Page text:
Poison mastered the art of escapist party metal on their first two albums, but they took care to revisit their hardscrabble roots on "Fallen Angel," released as a single on July 6, 1988.

The Mechanicsburg, Pennsylvania, quartet — singer Bret Michaels, guitarist C.C. DeVille, drummer Rikki Rockett and bassist Bobby Dall — had graduated from hand-to-mouth hustle to rock 'n' roll fantasy thanks to the multiplatinum success of their 1986 debut Look What the Cat Dragged In. Their 1988 follow-up, Open Up and Say ... Ahh!, was on its way to even greater sales, bolstered by the Top 10 lead single "Nothin' but a Good Time" and the eventual chart-topping ballad "Every Rose Has Its Thorn."

Sandwiched between those two smash hits was the less enduring — but equally endearing — "Fallen Angel," a bittersweet pop-metal anthem about a small-town girl who hitches a ride to Los Angeles in pursuit of stardom and learns some hard lessons along the way. The subject matter hit close to home for Poison, who cut their teeth on the Central Pennsylvania club circuit under the name Paris before heading west in 1983. "New York was too close. We knew that when things got shitty, we would have just gone home," Michaels told Spin in 1988.

"So we said, 'Let's pack our stuff and take our original set to Los Angeles, where it's not going to be familiar and comfortable, where we've got to play music in order to live.'"

So began a three-year struggle to pique the interest of jaded promoters and record executives. "The first year you're out there, you pay the clubs to let you play," Michaels explained. "You rent a depressing room at Club 88, and if you can get 20 people at your show and impress them, they'll bring their friends next time and there'll be 40. We were a promotion machine." He was quick to note, however, "It wasn't like after we did a gig at the Troubadour, I went home to my parents' place in Beverly Hills. I wish we could have had it easier. But because we had to fight for it, it makes us appreciate it that much more."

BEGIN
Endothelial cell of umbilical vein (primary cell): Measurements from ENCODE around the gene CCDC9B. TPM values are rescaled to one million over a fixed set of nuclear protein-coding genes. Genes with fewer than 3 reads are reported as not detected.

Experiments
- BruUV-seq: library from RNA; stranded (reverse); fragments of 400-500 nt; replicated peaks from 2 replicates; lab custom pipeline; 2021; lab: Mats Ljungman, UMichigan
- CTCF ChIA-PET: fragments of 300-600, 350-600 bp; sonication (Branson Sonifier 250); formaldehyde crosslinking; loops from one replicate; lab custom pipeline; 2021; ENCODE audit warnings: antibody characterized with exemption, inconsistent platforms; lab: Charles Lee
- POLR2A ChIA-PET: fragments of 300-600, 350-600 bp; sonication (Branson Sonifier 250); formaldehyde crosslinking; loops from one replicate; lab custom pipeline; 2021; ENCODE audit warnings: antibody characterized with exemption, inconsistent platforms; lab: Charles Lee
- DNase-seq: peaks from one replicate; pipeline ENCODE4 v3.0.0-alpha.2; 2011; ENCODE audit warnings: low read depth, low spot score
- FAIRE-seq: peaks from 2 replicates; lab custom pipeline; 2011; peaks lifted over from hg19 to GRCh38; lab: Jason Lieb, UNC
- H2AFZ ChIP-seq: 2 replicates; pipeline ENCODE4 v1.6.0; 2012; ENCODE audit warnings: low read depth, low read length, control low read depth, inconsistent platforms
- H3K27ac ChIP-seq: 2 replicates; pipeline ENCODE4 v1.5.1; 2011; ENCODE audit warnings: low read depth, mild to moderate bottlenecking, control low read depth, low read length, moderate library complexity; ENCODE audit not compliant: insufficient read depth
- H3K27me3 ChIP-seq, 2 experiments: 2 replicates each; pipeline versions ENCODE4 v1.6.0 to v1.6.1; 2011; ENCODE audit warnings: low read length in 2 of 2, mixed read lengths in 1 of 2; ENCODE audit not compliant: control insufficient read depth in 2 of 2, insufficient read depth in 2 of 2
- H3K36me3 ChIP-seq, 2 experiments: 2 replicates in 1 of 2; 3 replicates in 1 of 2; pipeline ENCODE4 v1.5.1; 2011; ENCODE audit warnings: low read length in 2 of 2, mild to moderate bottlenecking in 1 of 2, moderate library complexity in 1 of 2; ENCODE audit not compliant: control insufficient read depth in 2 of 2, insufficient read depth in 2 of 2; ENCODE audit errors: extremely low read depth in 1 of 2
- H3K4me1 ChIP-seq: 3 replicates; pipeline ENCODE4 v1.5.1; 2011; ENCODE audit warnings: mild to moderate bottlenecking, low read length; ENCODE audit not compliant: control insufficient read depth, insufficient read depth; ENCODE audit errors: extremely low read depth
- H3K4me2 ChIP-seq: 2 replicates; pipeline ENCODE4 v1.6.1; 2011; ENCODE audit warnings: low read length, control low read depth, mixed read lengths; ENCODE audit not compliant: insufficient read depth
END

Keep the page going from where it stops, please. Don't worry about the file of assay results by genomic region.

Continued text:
Watch Poison's 'Fallen Angel' Video

The hard work paid off once Look What the Cat Dragged In started gaining traction thanks to the Top 10 single "Talk Dirty to Me." Support slots on tours with Ratt, Cinderella and David Lee Roth followed, and Poison quickly found themselves in the big leagues — perhaps too quickly.

"I wish we had the polish that a lot of bands who've been around for years have," Michaels said. "Look at David Coverdale. David Lee Roth has years of experience over me. I mean, when we first came out, we did arenas. I don't think we were ready for them, but I think we got educated pretty well."

It's a story not unlike the one depicted in the "Fallen Angel" video, which starred 19-year-old singer and actress (and Michaels' then-girlfriend) Susie Hatton as an aspiring model who leaves home to follow her dreams. She endures the advances of a sleazy agent (played by actor Anthony James) and acts as his arm candy in exchange for work — the textbook "lost soul caught up in the Hollywood scene, all the parties and the limousines."

Hatton's character eventually gets sick of this gross behavior, kicking James in the crotch and escaping L.A. on the back of Michaels' motorcycle. As they race into the night, another young woman steps off a bus to take Hatton's place.

The video was a hit on MTV, and "Fallen Angel" climbed to No. 12 on the Billboard Hot 100. Poison stuck it out in the fast lane for a few more years before imploding spectacularly at the 1991 MTV Video Music Awards. That same year, Hatton released her debut album Body and Soul, which Michaels produced. The slick pop-metal effort was dead on arrival amid the nascent grunge revolution, and — to quote "Fallen Angel" — when her ship came in, she wasn't there, and it just wouldn't wait.

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